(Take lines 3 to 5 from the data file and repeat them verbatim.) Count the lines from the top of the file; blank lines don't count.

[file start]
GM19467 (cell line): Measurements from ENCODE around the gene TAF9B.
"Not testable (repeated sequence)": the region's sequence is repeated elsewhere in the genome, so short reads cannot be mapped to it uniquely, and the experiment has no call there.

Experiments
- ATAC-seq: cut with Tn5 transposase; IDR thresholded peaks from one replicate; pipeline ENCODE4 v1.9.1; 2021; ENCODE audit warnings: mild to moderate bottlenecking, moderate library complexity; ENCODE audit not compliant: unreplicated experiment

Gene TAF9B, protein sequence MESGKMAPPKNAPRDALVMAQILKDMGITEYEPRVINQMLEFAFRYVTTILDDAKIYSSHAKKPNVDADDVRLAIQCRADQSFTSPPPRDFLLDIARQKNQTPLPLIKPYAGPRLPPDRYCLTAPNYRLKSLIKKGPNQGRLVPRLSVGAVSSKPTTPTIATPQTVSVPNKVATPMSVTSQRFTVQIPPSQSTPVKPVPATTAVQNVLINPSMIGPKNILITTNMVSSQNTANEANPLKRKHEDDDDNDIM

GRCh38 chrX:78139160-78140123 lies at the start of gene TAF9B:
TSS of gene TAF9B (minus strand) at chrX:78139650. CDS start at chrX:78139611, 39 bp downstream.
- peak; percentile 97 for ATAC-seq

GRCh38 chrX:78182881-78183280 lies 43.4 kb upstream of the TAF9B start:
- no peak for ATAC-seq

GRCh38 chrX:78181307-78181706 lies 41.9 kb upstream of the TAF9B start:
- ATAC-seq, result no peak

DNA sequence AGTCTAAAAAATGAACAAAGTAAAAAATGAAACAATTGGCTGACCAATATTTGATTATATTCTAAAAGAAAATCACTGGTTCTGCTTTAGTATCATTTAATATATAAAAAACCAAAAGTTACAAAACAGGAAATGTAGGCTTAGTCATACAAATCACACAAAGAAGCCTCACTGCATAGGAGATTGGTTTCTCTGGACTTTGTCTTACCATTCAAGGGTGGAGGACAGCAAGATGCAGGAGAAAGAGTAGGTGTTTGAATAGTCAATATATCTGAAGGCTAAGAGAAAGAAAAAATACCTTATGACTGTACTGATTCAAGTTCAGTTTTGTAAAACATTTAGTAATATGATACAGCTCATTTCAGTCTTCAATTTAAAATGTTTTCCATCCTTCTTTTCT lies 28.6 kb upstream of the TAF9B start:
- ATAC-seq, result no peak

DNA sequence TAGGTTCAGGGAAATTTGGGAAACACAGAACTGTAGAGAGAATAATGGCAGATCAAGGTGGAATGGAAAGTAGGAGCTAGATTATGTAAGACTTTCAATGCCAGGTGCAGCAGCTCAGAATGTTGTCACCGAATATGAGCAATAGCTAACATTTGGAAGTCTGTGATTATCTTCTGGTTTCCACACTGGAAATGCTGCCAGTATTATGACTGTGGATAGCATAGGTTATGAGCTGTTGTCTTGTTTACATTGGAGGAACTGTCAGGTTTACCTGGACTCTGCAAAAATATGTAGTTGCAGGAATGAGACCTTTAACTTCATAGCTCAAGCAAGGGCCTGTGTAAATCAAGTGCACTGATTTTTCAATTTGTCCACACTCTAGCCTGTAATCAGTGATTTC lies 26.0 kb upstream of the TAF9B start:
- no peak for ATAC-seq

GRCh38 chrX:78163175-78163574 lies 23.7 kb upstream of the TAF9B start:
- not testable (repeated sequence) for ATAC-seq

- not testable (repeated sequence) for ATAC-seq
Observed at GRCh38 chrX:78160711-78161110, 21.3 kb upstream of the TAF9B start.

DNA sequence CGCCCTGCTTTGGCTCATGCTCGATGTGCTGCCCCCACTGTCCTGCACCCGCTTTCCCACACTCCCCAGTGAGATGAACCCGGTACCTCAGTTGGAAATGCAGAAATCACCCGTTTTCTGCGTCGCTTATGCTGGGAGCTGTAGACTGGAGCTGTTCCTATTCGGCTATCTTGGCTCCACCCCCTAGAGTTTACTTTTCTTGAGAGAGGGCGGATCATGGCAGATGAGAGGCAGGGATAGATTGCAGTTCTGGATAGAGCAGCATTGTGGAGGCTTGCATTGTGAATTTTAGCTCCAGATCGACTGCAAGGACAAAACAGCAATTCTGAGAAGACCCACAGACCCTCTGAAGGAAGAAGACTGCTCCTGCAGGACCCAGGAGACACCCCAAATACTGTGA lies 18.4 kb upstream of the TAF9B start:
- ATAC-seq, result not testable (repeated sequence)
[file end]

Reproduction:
Experiments
- ATAC-seq: cut with Tn5 transposase; IDR thresholded peaks from one replicate; pipeline ENCODE4 v1.9.1; 2021; ENCODE audit warnings: mild to moderate bottlenecking, moderate library complexity; ENCODE audit not compliant: unreplicated experiment

Gene TAF9B, protein sequence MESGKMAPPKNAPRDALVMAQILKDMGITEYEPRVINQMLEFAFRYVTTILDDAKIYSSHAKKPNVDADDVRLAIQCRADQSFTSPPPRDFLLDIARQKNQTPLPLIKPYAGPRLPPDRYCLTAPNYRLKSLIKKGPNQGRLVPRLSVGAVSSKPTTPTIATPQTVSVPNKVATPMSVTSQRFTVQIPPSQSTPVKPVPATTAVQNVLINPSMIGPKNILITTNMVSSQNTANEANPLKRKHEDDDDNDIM